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Thursday, January 10, 2013

Flatworms and Nudibranchs - Snorkeling Raja Ampat

Glorious Flatworm
This past November in Raja Ampat our Oceanic Society snorkeling group was again treated to many macro sightings. Locating these wonderous creatures, flatworms and nudibranchs, was often very challenging. Many are less than 2 inches long, and while vibrantly colored are usually perfectly camouflaged among the sponges, sea squirts, and corals they may be found feeding upon. Much like last years sightings the diversity of what we encountered in this years expedition was often spectacular. The dramatic patterns and colors that these animals utilize is truly fantastic. I am sure that there were countless individuals that we missed, but fortunately we managed to spot quite a few. It was a great help to again have our local guide and expert, Dalton Ambat, searching along with us.
Psychedelic Slug feeding

It was the walls that we snorkeled while spending 2 nights at Alyui Bay in Waigeo Island that presented us with some of the most slug sightings per day. These walls are rich in soft corals and tunicates, both things that the nudibranchs and flatworms like to feed on.  At Alyui Bay there is also a large pearl farm. There are literally thousands of oysters being grown in this bay, perhaps the extra structures and the fact that there is good "flushing" of water through this bay also helps to account for the diversity we see there. The walls that we snorkel along in this area have been a highlight of our trip for the last two seasons. In fact, it is at the pier of the pearl farm where we have our night snorkel. This pier is one of the places in Raja Ampat recognized as an exceptional location to see a wide variety of unusual critters.  To follow is just a small sample of the variety of sea slugs and flatworms that our group saw during this most recent snorkel expedition to Raja Ampat.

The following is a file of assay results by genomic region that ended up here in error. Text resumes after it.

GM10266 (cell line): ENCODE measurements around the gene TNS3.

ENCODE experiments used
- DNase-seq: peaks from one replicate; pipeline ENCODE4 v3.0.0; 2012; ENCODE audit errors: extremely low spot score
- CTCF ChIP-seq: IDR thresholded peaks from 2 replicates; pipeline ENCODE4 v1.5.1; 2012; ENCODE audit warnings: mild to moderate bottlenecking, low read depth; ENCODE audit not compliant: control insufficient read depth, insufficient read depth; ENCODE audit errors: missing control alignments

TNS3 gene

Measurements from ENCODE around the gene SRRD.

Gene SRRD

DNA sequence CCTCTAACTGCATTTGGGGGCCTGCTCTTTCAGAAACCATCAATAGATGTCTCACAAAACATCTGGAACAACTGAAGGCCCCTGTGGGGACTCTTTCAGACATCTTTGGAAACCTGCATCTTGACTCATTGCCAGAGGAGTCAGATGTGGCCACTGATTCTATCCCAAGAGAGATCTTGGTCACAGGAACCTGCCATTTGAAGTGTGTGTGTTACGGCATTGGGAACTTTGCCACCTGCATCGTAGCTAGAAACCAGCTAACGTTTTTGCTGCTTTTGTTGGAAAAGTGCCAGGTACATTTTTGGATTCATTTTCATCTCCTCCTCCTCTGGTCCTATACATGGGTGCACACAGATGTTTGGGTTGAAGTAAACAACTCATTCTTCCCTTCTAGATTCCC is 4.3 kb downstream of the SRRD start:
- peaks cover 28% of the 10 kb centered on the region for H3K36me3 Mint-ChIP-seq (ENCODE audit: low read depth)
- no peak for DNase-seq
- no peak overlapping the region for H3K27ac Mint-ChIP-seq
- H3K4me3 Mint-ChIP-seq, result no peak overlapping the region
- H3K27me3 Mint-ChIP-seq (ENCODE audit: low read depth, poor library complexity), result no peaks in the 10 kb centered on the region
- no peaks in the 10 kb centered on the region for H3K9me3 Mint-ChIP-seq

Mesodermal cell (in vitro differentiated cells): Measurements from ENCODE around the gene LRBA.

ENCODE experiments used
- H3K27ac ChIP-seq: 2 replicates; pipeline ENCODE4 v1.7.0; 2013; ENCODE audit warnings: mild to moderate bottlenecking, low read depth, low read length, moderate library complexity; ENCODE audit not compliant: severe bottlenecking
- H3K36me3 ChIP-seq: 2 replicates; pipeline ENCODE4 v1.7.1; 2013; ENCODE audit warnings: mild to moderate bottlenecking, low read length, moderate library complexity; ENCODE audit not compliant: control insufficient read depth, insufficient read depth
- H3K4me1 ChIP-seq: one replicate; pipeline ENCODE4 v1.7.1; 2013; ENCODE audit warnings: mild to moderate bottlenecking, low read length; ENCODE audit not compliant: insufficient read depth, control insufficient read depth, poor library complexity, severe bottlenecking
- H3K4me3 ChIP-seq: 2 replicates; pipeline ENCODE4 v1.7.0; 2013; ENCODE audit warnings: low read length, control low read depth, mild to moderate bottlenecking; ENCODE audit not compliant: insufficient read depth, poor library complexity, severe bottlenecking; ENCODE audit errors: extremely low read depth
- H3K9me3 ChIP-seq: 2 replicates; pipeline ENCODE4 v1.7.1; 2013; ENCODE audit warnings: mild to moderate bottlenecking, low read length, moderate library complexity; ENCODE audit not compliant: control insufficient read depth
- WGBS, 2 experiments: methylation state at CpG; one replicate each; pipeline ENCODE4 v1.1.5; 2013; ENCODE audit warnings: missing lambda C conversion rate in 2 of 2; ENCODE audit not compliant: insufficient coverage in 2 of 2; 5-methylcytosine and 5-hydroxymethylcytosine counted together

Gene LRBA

Elysia ornata
Brown Margin Glossodoris
Glossodoris sibogae
Linda's Flatworm
Pseudocerous sp.
Bicolor Flabellina
Fabellina rubrolineata
Nembrotha kubaryana
Risbecia tryoni
Pseudoceros goslineri
Red-striped Flatworm - Maritigrella virgulata
Thuridilla lineolata - seen in Sulawesi
To learn about traveling to Raja Ampat for your own snorkel adventure visit Oceanic Society, a non-profit marine conservation organization located outside of San Francisco, specializing in educational marine expeditions throughout the worlds tropical oceans.

A few websites that are great resources for identification help are:

Marine Life Photography - Also their great new iPhone and Ipad app for Hawaii reef life ID
The Sea Slug Forum
Nudi Pixel